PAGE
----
Monthly Archives: April 2014

Fostering Musical Creativity Ten Tips: 2 of 10

Number Two of Ten: Maximize opportunities to give choice. Teachers should allow students the freedom to approach an activity their way. This increases intrinsic motivation and gives students a sense of ownership. Learning can happen spontaneously through self-discovery and does not

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Fostering Musical Creativity Ten Tips: 1 of 10

Number One of Ten: The most limited resource in education is time. Playing with ideas takes time. Allocate sufficient time to experiment with musical ideas. Jean-Jacques Rousseau said, “The most useful rule of education is: Do not save time but lose

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Musical Creativity (& improvisation) : Pt 2 of 2

Continued from Musical Creativity: Part 1 Students who learn in creative ways learn well. Creative learning is fun, engaging, and motivating. It requires identifying problems, considering multiple possibilities, making decisions, and finding solutions. Creative people are more likely to have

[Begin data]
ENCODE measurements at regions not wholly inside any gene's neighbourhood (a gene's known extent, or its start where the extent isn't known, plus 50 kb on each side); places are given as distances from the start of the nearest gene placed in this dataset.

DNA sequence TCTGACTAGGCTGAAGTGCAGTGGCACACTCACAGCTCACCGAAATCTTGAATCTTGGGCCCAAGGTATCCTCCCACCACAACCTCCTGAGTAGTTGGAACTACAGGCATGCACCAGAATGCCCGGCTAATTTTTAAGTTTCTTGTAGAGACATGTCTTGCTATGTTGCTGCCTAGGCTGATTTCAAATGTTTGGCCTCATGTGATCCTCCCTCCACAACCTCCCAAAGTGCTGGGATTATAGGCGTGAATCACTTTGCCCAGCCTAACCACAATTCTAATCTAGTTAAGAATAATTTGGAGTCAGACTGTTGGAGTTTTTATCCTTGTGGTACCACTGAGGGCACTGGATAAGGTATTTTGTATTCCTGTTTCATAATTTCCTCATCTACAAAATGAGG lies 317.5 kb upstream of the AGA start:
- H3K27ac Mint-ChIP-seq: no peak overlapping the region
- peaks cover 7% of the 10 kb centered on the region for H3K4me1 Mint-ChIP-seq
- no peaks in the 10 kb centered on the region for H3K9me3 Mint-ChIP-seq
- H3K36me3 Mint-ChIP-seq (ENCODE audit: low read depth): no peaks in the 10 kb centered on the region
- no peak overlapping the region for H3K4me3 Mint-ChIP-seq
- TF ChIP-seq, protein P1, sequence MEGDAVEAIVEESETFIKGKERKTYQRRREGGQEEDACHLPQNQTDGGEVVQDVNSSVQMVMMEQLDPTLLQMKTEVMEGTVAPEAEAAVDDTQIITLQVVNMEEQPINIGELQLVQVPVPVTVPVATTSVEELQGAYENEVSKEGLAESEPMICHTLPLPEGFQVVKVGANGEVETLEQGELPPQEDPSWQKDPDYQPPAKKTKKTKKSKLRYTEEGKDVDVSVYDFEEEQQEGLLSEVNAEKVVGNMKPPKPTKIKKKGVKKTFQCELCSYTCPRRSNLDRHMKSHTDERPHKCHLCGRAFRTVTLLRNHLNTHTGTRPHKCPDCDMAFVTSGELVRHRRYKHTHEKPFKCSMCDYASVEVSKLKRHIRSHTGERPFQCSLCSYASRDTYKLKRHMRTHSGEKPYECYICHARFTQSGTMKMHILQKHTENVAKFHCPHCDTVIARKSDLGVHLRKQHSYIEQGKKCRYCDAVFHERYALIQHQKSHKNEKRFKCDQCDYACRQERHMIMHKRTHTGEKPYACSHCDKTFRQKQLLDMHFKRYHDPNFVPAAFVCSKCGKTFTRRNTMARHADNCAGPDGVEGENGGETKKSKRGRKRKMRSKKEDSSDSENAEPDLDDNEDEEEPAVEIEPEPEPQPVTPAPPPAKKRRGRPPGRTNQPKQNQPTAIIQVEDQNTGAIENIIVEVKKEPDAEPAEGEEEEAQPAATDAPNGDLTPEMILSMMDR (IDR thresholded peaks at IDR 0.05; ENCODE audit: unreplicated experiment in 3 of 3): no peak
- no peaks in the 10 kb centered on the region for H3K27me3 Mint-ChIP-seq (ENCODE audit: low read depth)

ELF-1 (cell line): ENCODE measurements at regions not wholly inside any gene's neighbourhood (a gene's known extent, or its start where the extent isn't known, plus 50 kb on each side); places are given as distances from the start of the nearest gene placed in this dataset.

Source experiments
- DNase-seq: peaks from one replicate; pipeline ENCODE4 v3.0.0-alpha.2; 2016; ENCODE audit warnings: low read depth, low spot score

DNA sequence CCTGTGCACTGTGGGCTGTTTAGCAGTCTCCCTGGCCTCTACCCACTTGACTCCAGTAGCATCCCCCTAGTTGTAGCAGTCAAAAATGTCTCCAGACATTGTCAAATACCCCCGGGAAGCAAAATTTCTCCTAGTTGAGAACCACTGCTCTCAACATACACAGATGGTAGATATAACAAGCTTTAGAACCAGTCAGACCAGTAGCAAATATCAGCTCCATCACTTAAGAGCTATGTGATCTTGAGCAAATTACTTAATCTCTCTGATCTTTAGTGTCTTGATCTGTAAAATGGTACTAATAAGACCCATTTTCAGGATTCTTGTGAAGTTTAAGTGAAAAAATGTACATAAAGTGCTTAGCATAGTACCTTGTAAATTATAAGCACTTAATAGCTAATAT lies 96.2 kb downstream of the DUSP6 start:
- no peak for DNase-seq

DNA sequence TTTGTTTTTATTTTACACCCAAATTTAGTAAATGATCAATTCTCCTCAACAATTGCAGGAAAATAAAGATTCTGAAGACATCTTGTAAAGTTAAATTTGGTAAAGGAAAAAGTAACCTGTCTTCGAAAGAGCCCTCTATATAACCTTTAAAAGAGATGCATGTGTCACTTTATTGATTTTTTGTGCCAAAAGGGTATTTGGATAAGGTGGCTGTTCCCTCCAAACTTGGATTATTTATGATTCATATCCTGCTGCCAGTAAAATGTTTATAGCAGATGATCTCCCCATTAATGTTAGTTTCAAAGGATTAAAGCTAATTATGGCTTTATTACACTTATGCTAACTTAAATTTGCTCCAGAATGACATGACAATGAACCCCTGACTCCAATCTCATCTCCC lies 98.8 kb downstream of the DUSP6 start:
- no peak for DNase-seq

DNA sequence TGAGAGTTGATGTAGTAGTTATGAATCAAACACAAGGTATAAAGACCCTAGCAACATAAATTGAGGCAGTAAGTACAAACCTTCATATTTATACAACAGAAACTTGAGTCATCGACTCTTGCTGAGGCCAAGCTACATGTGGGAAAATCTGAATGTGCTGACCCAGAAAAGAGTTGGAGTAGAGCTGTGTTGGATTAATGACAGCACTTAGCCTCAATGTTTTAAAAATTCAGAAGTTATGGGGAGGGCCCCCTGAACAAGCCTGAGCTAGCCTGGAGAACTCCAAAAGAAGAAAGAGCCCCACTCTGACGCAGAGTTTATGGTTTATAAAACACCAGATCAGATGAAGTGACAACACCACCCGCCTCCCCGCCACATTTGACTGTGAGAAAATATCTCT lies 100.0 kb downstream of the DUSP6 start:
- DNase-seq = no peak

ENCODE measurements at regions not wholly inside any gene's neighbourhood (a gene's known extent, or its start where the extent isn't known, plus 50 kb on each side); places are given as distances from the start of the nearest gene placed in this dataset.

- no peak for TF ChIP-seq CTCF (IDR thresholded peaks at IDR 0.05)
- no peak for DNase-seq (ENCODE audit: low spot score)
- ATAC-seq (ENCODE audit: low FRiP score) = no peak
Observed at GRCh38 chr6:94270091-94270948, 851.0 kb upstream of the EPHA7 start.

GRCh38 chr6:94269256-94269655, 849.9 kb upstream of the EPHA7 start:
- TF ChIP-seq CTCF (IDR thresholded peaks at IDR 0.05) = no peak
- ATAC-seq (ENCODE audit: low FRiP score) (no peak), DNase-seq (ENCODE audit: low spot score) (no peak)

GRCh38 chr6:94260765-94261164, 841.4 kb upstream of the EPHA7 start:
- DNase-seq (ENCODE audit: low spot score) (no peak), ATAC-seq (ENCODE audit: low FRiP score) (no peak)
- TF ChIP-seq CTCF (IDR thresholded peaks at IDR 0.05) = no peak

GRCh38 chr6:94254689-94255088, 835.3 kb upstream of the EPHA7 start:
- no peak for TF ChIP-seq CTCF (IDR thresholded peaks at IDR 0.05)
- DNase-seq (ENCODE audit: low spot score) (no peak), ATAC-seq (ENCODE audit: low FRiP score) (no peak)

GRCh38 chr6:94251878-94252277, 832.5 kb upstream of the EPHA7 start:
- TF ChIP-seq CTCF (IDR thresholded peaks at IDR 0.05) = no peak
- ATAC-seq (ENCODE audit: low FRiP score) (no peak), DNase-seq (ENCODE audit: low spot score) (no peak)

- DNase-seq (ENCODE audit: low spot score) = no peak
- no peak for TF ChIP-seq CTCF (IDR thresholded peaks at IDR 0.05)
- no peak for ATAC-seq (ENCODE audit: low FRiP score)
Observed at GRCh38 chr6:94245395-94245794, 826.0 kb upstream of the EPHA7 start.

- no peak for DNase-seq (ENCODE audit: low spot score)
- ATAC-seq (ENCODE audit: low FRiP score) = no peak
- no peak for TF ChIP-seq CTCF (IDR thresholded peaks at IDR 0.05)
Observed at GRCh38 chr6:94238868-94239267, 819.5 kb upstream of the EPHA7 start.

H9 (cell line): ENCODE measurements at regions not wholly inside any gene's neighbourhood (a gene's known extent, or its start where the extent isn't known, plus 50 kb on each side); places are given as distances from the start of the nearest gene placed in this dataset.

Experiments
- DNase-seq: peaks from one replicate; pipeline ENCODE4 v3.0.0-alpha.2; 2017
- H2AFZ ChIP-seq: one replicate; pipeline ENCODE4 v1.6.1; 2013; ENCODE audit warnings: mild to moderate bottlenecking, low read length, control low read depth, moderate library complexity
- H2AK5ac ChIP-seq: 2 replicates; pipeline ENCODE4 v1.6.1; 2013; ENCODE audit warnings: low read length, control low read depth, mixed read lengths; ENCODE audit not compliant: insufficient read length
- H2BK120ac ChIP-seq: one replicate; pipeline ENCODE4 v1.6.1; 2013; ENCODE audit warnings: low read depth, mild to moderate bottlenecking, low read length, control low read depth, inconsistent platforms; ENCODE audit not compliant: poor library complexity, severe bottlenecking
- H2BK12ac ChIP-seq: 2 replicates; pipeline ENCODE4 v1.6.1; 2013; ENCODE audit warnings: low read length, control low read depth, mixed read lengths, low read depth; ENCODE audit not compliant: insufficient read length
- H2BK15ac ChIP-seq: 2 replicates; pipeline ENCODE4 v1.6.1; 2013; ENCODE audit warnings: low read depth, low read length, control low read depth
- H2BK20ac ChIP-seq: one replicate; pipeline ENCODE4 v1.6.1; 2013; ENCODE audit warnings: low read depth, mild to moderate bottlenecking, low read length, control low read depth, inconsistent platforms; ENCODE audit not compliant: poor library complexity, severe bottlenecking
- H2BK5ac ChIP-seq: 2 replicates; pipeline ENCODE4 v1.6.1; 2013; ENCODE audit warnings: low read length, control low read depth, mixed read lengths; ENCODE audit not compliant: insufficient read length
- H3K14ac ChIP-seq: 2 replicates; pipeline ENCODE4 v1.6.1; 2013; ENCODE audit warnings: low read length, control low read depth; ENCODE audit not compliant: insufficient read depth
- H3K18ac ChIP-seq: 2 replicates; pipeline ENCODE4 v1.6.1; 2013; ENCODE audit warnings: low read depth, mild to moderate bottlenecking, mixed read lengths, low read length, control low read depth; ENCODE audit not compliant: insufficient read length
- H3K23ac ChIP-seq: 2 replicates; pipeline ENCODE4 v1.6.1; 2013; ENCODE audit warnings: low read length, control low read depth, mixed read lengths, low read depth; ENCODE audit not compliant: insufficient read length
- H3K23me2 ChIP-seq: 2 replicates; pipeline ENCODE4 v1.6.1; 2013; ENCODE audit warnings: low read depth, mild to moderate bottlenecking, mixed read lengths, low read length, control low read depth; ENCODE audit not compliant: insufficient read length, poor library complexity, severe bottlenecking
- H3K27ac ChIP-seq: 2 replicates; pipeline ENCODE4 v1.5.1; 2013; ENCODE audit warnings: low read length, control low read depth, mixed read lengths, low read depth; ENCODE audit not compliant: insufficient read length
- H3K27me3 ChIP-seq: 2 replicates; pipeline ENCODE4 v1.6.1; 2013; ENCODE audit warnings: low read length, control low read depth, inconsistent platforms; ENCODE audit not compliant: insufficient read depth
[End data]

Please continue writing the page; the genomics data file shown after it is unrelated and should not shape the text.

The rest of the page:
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Musical Creativity: Pt 1of 2

A general perception is that making music is inherently creative, but this is not so. Many who learn an instrument seldom engage in the cores of creative music—composing, improvising, and rearranging. Rather, music education programs focus mostly on the re-creation

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Imagination: Practising Without Instrument, Without Notation.

In recent years brain-scanning techniques have revealed the true ability of the brain to learn via the imagination. In one experiment the brain of a young violinist was scanned to compare two conditions: 1) playing the violin with notation; and

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